June 19, 1811
Damn, it was hot. Not that Alex minded heat ordinarily. Indeed, he liked few things better than shucking off his clothes on a sun-drenched beach and letting the golden warmth touch every inch of his body. But that was a thought for a different time, so far removed from his present circumstances that it might have belonged to a world entirely apart from benighted England.
Worse yet, the heat stank. The combined smells of two thousand bodies, all liberally perfumed, were bad enough but the candles set everywhere in silver sconces and crystal chandeliers throughout the ballroom added the weight of melting wax to the already stultifying air. The odor clung to the heavy blue silk draperies festooned with the white fleur-de-lis in honor of the evening's exalted guests, the exiled French royals whose presence provided a fragile excuse for the Prince Regent to show off his latest extravagance.
The tall windows stood open, admitting not the relief of a freshening breeze but the stench of the London streets beyond and the crowds that still thronged them. Only the select few, if two thousand could be called that, had received the coveted invitation to the unveiling of the newly redecorated Carlton House. For weeks, the sound of teeth gnashing had competed with the frantic drumbeat of entreaties as the neglected jockeyed to avoid social catastrophe. How gladly he would have yielded his entree to anyone who would have it but that had never been a choice. He was, for better or worse, compelled to be precisely where he was, if only for a few more hours.
It was truly a challenge to decide which was worse, the heat, the smell, or the ever-mounting noise as the chattering guests struggled to be heard over each other and the combined efforts of the musicians playing manfully despite the total absence of any room in which to dance. Briefly, he sought distraction of a minor sort with the charming brunette who had attached herself to him shortly after his arrival. Lady Eleanor Lampert was the well-endowed widow of a wealthy lord who had married her when she had scarcely seventeen summers and he had solidly seventy. Presumably, he understood the risk. Dead six months later, it was widely rumored that he departed this world with his banner at an impressive full mast.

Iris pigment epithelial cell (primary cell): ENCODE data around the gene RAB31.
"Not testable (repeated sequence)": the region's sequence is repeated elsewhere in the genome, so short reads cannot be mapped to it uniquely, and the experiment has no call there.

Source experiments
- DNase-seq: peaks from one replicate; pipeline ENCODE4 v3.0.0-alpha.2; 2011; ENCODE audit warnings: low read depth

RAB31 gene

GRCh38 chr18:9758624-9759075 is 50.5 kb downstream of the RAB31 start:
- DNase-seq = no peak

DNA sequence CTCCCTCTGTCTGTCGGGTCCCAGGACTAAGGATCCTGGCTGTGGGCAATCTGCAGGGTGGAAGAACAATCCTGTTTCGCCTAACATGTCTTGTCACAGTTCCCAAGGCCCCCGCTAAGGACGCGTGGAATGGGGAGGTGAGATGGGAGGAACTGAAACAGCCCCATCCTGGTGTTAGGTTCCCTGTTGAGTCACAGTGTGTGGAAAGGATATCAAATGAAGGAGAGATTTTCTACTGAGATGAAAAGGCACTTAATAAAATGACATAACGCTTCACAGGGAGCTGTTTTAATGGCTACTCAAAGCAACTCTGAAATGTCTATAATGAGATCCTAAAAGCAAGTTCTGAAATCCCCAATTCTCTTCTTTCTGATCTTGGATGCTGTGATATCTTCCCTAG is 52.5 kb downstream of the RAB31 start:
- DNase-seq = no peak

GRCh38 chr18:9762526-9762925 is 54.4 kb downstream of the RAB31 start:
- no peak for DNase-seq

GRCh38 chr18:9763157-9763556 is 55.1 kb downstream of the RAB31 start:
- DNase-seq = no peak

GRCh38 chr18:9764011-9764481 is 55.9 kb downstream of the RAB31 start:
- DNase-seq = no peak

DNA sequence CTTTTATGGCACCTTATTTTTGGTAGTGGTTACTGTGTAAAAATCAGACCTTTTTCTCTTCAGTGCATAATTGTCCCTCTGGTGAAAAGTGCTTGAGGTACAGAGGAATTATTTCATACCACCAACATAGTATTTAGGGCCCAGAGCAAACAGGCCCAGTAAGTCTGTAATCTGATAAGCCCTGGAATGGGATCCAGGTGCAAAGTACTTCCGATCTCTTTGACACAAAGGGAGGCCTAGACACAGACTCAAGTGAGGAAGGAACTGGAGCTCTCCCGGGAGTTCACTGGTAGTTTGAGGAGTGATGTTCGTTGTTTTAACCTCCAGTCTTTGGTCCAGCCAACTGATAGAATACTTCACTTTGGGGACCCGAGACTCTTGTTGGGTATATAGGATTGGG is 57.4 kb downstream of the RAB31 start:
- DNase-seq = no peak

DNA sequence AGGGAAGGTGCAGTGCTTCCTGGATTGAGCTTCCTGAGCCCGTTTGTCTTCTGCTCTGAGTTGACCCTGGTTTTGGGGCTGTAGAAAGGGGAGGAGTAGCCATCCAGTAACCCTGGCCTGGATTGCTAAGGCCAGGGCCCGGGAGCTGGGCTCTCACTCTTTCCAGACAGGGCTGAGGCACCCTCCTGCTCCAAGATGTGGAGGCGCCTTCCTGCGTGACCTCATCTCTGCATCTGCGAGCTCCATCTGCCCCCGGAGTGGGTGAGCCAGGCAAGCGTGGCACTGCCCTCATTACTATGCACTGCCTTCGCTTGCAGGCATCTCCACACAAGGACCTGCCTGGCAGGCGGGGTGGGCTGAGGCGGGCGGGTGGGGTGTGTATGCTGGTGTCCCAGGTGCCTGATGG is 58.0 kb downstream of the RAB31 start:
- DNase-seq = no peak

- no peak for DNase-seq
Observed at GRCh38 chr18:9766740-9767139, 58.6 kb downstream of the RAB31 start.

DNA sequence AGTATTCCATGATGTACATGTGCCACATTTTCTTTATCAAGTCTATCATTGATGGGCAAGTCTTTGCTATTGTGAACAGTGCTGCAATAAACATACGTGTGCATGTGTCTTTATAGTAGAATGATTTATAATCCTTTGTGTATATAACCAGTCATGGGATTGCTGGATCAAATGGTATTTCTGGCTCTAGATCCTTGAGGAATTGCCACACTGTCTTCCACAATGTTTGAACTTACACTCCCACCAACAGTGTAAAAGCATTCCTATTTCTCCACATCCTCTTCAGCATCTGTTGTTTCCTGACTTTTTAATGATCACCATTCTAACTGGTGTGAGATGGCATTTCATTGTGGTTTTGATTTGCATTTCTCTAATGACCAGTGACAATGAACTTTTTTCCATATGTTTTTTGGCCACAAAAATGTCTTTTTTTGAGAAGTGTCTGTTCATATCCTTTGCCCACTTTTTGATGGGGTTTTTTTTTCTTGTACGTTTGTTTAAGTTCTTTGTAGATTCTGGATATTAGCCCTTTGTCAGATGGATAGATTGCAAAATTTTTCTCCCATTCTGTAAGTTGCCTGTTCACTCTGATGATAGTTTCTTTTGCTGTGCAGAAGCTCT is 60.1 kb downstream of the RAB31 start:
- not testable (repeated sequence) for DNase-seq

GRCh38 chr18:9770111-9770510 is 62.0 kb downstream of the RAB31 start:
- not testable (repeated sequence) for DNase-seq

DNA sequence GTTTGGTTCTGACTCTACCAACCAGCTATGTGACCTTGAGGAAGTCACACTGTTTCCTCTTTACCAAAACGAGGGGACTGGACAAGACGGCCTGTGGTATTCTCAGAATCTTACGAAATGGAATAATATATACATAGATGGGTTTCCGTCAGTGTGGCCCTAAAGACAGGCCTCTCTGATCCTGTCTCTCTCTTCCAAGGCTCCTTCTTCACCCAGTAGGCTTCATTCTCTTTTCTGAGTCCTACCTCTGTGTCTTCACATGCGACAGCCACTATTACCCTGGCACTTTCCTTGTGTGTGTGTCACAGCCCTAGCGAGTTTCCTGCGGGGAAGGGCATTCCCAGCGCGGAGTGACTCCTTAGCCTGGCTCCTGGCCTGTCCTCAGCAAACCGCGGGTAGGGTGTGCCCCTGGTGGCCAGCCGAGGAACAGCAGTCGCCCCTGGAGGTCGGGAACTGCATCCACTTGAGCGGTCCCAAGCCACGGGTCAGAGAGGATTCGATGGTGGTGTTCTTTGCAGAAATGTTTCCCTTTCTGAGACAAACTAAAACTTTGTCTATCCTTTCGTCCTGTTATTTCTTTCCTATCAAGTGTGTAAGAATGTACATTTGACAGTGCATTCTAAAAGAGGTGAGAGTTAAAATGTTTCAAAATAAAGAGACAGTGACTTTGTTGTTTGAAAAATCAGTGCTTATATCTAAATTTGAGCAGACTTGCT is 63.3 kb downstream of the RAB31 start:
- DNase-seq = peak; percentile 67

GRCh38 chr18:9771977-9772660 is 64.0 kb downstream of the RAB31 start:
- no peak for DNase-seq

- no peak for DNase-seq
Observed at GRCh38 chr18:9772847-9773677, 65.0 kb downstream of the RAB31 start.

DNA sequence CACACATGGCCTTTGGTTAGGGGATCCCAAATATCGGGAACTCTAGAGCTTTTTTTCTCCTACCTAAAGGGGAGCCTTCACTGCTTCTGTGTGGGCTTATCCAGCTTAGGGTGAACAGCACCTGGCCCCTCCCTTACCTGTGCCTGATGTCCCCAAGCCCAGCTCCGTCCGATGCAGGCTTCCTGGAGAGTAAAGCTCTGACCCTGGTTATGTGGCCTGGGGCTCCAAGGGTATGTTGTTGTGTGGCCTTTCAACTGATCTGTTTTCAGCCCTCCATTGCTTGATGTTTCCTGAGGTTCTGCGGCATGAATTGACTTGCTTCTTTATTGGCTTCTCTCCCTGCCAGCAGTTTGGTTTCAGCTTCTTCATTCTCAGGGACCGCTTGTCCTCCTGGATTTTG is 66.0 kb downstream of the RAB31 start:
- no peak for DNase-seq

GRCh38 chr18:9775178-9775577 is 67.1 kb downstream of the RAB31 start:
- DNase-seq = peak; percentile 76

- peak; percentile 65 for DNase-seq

So now did Lady Lampert keep herself well amused. She shunned remarriage, being sensible about maintaining her independence, and chose her pleasures with care. He found her a skilled and worldly bedmate, which suited him perfectly. A woman clinging to his arm was acceptable in the short term; one clinging to his life was another matter entirely. When that happened, not if but when for there was no question that he would wed, it would be in that entirely other world for which he found himself so unexpectedly yearning. Duty intervened, keeping him in England longer than he would have liked. But duty was life, life duty. He could hardly complain of the course he himself had set.
All the same, he had to leave soon. Not only this damnable ball but the country itself. His responsibilities were fulfilled, for a time at any rate, and he had been away too long. Just a few more days and he would be free . . .
A few days. Hard to believe she had been searching for him only that long. It seemed a lifetime. Tromping about London, calling at his residence, leaving her card, ever ignored, slowly realizing he must have given orders after the first day that she was not to be admitted or given any information as to his whereabouts. Her cheeks still flamed at such treatment but she was determined. Embarrassment and frustration mattered no more than did discomfort. Even anger counted very little. She would find him. He would hear her out. He would help her. She would succeed. To fail was incomprehensible.